Chrysalis Pilot Drug Testing Project Sees a Huge Decrease in Substance Abuse
Media Statement by Dan Plato, Minister of Community Safety
In 2011 a conditional grant of R90 000 was provided to the Western Cape's Chrysalis Academy to implement a drug testing pilot project. The project is aimed at reducing the level of substance abuse among the youth attending the Academy though random drug testing and an informative education programme around substance abuse.
I have just received an extensive report on the pilot project and would like to congratulate the Academy and their staff on the overwhelming success of this project.
Substance abuse is a social ill that plagues many communities in the Western Cape, and was evident how prevalent the problem was when more than 50% of the students on one of the recent three month residential training programme admitted to substance abuse.
While Chrysalis Academy is not a drug rehabilitation centre, students have often used various illegal substances and normally meet the criteria of being without education, employment or any formal training - staff felt that combatting substance abuse at the same time would be hugely beneficial for the students. The pilot project also trains staff to better identify substance abusers, reasons for substance abuse, and the related behavioural changes, so that they are better equipped to address these challenges and further help the students.
Management at Chrysalis Academy felt that drug testing could ascertain the extent of substance abuse amongst students and assist in ensuring that the Academy stays drug free. Following a conditional grant provided for this purpose, Drug Testing Africa was appointed to implement the pilot project as the strategy to address substance abuse, particularly amongst the province's youth is central in enhancing safety in our communities.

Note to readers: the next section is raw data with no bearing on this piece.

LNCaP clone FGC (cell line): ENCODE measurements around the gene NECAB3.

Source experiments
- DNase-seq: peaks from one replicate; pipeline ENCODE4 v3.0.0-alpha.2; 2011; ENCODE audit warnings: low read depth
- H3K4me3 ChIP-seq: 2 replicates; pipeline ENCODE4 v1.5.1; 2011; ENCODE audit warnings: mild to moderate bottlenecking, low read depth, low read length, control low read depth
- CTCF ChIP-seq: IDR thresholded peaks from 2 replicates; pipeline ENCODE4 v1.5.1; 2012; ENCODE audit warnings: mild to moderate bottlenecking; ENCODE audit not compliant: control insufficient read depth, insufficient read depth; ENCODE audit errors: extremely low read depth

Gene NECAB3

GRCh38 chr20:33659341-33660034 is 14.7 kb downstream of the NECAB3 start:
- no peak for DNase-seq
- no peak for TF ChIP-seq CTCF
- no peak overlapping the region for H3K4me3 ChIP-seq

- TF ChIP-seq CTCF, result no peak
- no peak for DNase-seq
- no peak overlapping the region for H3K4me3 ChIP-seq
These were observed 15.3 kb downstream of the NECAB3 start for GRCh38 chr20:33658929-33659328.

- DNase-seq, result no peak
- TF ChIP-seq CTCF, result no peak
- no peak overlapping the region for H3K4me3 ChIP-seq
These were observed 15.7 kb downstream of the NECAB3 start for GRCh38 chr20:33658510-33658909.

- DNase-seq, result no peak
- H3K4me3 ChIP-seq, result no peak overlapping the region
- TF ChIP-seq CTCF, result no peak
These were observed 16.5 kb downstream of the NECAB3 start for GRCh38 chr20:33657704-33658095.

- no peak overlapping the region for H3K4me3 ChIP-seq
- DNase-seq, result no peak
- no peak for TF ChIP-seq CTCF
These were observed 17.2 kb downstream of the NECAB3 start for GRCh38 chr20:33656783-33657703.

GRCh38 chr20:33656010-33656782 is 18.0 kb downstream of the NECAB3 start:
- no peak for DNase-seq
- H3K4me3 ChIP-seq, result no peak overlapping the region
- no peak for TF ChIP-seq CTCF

The drug testing commenced on 21 January 2012, and tested 19 students seven days after the intake for the three month residential programme for THC (marijuana), Opiates (Heroin), Amphetamines (Ecstacy), Methamphetamine (Tik), Cocaine (Crack cocaine) and others. Nine students tested positive for substance abuse. On 29 February 2012, 32 students were tested, only one tested positive for substance abuse. Subsequent tests on 15 March, 21 March, and 22 March, which saw an overall total of 82 tests performed on students saw 100% negative test results. Clearly drug testing is working!
What I found most encouraging about this pilot project was the response by the students, who now felt that they had 'proof that they were clean', after being handed an official document with their results.
Lucille Meyer, the CEO of Chrysalis Academy reported that "their self-esteem was raised to such an extent that they asked that they have their certificates handed to them in front of the other students, as an extra means of claiming in front of witnesses that they were determined to say 'no' to drugs, as was the goal of the group."
The Department of Community Safety will continue to fund this programme, based on its success and I look forward to seeing the impact of these drug-free youth in our communities, who now have the necessary skills to find employment.
Chrysalis Academy is an initiative of the Western Cape Government, established in the year 2000 as a response to the high crime rate in the Western Cape, especially due to substance abuse and an active gang culture in Cape Town's disadvantaged communities. The result is a holistic and sustainable five-year youth development program based on three-month empowerment training that focuses on the individual's physical, emotional, mental, energetic and spiritual development, which is still unique to our knowledge. The Chrysalis Programme is a preventative initiative, as opposed to rehabilitative. It is registered as a NPO (Non Profit Organization) and mainly funded by the Western Cape Provincial Department of Community Safety.
Spokesperson for Minister Plato
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